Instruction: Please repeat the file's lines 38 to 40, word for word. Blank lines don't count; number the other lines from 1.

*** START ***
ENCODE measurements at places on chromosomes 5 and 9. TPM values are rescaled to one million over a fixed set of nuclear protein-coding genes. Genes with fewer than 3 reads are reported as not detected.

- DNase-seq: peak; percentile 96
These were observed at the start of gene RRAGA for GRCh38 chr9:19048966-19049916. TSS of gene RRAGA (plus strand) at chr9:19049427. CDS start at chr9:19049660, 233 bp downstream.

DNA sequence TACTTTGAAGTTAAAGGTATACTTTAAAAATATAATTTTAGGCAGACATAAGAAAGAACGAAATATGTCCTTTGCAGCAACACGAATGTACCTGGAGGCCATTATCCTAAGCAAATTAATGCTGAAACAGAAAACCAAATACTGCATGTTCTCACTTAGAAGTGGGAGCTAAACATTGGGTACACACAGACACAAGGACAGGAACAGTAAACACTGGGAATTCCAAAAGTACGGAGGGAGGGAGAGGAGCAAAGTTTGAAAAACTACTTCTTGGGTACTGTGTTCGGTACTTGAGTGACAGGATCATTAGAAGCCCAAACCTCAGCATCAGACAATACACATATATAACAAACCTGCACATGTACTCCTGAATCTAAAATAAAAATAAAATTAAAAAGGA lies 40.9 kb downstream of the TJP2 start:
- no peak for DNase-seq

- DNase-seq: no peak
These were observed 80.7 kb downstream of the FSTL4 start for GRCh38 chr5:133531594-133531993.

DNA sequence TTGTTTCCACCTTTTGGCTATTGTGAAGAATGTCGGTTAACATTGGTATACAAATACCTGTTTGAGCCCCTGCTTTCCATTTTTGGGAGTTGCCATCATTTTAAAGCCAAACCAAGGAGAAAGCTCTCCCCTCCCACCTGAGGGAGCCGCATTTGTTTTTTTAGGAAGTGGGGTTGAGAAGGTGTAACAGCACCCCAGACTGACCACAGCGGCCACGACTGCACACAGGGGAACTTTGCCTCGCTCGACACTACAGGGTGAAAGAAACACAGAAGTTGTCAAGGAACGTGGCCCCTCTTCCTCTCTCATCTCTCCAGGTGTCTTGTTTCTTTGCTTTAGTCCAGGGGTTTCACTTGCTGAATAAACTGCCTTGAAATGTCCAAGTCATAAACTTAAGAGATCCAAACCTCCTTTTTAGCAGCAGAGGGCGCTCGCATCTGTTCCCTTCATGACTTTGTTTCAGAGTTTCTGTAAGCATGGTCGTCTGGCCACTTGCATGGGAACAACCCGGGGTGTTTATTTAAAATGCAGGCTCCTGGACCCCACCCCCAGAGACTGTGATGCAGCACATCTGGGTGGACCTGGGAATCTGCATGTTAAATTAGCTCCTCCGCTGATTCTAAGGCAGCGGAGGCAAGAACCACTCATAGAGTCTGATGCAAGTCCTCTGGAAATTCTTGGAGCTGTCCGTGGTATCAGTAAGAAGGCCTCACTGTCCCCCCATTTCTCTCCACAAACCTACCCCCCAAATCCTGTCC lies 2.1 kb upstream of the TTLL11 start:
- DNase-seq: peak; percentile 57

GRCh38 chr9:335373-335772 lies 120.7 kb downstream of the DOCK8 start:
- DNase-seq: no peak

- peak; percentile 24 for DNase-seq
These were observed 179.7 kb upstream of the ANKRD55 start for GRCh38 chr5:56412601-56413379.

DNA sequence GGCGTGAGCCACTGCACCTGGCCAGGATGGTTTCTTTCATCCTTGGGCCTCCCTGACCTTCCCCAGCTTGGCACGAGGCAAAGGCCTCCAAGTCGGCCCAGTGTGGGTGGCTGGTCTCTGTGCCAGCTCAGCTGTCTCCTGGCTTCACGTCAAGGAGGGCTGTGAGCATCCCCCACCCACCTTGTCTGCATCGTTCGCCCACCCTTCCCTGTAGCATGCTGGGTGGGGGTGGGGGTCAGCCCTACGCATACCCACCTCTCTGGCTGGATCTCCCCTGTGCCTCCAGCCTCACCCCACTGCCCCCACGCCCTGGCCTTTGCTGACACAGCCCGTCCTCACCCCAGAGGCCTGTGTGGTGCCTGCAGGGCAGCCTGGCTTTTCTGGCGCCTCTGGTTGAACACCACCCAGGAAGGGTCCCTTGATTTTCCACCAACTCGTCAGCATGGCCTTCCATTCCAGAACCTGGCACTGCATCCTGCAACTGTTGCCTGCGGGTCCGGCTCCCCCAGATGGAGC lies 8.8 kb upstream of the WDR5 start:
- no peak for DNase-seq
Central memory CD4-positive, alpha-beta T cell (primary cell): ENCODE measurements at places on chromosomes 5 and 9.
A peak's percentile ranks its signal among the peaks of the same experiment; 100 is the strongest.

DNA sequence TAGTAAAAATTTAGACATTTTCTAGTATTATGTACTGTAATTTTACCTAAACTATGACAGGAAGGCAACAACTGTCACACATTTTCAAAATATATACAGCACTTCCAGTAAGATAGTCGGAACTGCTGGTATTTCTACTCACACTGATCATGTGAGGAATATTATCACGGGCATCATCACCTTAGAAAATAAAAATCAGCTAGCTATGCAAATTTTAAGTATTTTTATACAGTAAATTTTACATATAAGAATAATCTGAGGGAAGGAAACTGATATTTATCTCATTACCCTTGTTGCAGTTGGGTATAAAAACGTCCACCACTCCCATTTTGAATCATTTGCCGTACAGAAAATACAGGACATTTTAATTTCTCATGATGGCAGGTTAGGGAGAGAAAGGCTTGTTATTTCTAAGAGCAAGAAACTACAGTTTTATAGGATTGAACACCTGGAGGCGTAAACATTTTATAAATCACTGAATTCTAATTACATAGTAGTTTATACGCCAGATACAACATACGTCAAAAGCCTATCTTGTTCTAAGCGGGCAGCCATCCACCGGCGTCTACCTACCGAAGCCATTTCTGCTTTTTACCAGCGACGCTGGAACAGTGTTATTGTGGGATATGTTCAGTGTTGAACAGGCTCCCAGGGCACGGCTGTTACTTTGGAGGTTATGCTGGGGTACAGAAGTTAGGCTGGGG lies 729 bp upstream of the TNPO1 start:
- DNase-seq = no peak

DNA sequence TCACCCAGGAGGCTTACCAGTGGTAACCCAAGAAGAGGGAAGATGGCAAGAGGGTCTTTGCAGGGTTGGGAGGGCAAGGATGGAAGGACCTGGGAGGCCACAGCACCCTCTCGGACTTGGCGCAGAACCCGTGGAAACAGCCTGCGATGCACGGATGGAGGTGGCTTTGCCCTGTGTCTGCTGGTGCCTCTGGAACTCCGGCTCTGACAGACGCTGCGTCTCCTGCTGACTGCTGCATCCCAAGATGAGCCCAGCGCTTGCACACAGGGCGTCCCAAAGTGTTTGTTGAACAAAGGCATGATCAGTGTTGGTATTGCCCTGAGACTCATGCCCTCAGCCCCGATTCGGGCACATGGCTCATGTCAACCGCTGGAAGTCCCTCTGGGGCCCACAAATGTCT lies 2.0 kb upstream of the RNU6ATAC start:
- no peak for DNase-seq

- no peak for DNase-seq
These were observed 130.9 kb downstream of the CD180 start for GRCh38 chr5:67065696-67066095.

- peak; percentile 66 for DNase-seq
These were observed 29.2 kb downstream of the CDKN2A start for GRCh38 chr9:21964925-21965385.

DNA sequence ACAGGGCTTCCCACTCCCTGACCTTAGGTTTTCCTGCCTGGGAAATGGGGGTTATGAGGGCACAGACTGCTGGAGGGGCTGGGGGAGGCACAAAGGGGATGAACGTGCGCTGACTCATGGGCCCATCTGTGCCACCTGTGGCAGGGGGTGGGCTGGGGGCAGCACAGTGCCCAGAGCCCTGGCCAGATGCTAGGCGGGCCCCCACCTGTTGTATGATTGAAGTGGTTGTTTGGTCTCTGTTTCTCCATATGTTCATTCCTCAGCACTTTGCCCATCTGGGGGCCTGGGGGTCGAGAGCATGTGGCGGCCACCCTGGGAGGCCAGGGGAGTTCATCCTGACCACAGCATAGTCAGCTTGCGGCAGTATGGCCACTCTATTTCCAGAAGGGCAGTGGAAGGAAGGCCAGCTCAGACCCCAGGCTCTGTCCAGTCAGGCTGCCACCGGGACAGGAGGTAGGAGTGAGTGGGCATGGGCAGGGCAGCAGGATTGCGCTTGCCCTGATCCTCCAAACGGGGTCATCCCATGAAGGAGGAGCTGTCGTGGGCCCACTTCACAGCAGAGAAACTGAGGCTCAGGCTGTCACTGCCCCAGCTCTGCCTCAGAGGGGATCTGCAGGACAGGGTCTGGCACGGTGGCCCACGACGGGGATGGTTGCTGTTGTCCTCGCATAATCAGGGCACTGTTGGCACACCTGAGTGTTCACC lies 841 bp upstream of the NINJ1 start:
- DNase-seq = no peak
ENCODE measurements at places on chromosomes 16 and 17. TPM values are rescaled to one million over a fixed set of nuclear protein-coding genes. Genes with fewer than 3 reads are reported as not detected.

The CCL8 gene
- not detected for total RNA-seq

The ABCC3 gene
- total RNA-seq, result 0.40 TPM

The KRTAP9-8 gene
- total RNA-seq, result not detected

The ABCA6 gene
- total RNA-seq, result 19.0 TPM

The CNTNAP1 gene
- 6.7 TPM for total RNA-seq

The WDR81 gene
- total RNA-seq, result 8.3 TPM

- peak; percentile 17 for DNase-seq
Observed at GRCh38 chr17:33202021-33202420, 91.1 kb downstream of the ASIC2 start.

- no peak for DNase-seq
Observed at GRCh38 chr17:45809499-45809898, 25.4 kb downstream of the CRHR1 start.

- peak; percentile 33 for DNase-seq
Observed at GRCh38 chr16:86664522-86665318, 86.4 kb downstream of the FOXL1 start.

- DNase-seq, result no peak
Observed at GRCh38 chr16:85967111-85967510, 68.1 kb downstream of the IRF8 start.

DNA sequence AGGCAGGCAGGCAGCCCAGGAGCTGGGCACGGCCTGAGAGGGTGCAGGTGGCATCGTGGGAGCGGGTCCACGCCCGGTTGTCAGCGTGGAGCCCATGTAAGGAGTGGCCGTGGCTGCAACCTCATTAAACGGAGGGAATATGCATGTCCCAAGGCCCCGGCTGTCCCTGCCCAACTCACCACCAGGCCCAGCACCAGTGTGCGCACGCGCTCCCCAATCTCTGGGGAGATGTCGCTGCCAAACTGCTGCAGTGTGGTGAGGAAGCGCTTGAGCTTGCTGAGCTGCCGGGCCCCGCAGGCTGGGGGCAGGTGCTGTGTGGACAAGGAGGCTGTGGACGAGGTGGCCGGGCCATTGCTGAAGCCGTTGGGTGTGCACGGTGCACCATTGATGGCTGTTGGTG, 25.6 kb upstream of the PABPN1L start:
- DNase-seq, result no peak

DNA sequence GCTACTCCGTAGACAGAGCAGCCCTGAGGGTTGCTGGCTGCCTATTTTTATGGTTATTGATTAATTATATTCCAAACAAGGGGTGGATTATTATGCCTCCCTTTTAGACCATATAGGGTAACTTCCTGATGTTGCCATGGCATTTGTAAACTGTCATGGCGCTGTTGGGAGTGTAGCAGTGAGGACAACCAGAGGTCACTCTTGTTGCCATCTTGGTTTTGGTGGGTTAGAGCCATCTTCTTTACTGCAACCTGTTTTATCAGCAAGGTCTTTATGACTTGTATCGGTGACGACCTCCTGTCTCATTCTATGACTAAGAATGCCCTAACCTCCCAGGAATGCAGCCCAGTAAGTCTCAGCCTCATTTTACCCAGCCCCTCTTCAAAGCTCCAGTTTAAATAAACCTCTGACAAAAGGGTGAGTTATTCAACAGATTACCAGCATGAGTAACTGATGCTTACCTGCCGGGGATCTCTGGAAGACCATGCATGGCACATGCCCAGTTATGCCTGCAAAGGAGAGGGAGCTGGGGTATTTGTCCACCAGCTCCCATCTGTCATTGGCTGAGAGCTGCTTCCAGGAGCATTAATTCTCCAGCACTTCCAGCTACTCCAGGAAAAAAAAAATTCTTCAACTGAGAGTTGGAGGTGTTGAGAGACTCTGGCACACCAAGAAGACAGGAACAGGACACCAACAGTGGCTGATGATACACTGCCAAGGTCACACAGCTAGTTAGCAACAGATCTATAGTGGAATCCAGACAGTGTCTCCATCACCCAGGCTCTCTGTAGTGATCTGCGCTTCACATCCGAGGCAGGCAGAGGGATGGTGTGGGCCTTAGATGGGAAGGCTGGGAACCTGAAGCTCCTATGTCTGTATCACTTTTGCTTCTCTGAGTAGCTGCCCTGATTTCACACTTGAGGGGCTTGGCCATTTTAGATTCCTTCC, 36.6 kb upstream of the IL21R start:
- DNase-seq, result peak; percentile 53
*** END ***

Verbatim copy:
- 6.7 TPM for total RNA-seq

The WDR81 gene
- total RNA-seq, result 8.3 TPM